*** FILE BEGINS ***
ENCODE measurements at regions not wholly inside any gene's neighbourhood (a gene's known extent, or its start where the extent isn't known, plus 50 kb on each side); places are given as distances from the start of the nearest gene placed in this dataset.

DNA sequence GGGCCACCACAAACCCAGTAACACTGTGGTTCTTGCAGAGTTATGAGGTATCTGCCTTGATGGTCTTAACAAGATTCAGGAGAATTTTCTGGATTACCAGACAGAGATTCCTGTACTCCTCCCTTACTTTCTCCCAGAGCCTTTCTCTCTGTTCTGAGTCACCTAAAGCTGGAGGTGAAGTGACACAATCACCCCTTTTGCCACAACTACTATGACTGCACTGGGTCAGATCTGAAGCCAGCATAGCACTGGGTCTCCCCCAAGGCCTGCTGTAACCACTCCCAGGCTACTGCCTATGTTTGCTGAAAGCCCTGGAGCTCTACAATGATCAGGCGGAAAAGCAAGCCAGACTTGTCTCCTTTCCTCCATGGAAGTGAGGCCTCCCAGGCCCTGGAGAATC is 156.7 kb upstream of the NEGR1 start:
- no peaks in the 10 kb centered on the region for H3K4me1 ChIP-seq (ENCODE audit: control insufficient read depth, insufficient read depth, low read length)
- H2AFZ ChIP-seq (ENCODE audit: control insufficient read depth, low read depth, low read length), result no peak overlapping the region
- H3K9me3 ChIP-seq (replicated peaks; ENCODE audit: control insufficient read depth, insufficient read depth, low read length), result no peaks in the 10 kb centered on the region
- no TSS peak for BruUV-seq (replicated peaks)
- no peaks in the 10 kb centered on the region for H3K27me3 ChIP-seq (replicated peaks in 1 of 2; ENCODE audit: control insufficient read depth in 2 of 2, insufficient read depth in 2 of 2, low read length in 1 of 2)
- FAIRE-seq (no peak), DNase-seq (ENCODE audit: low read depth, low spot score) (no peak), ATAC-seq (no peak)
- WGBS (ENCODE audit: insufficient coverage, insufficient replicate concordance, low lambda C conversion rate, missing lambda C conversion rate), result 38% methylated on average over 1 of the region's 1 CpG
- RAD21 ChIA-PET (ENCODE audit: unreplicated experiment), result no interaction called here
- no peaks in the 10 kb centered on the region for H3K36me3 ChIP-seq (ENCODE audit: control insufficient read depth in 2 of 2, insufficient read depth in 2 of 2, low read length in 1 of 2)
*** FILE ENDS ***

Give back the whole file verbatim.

ENCODE measurements at regions not wholly inside any gene's neighbourhood (a gene's known extent, or its start where the extent isn't known, plus 50 kb on each side); places are given as distances from the start of the nearest gene placed in this dataset.

DNA sequence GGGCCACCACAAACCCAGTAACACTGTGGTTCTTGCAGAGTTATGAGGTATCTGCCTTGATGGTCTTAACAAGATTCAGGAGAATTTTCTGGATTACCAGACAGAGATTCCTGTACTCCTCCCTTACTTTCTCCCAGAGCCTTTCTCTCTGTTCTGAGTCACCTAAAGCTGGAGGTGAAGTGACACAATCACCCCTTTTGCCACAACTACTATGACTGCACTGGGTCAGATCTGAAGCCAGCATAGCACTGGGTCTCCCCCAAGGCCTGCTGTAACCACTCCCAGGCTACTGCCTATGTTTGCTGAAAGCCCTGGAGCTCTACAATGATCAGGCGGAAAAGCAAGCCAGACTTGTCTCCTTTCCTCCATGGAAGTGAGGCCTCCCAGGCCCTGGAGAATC is 156.7 kb upstream of the NEGR1 start:
- no peaks in the 10 kb centered on the region for H3K4me1 ChIP-seq (ENCODE audit: control insufficient read depth, insufficient read depth, low read length)
- H2AFZ ChIP-seq (ENCODE audit: control insufficient read depth, low read depth, low read length), result no peak overlapping the region
- H3K9me3 ChIP-seq (replicated peaks; ENCODE audit: control insufficient read depth, insufficient read depth, low read length), result no peaks in the 10 kb centered on the region
- no TSS peak for BruUV-seq (replicated peaks)
- no peaks in the 10 kb centered on the region for H3K27me3 ChIP-seq (replicated peaks in 1 of 2; ENCODE audit: control insufficient read depth in 2 of 2, insufficient read depth in 2 of 2, low read length in 1 of 2)
- FAIRE-seq (no peak), DNase-seq (ENCODE audit: low read depth, low spot score) (no peak), ATAC-seq (no peak)
- WGBS (ENCODE audit: insufficient coverage, insufficient replicate concordance, low lambda C conversion rate, missing lambda C conversion rate), result 38% methylated on average over 1 of the region's 1 CpG
- RAD21 ChIA-PET (ENCODE audit: unreplicated experiment), result no interaction called here
- no peaks in the 10 kb centered on the region for H3K36me3 ChIP-seq (ENCODE audit: control insufficient read depth in 2 of 2, insufficient read depth in 2 of 2, low read length in 1 of 2)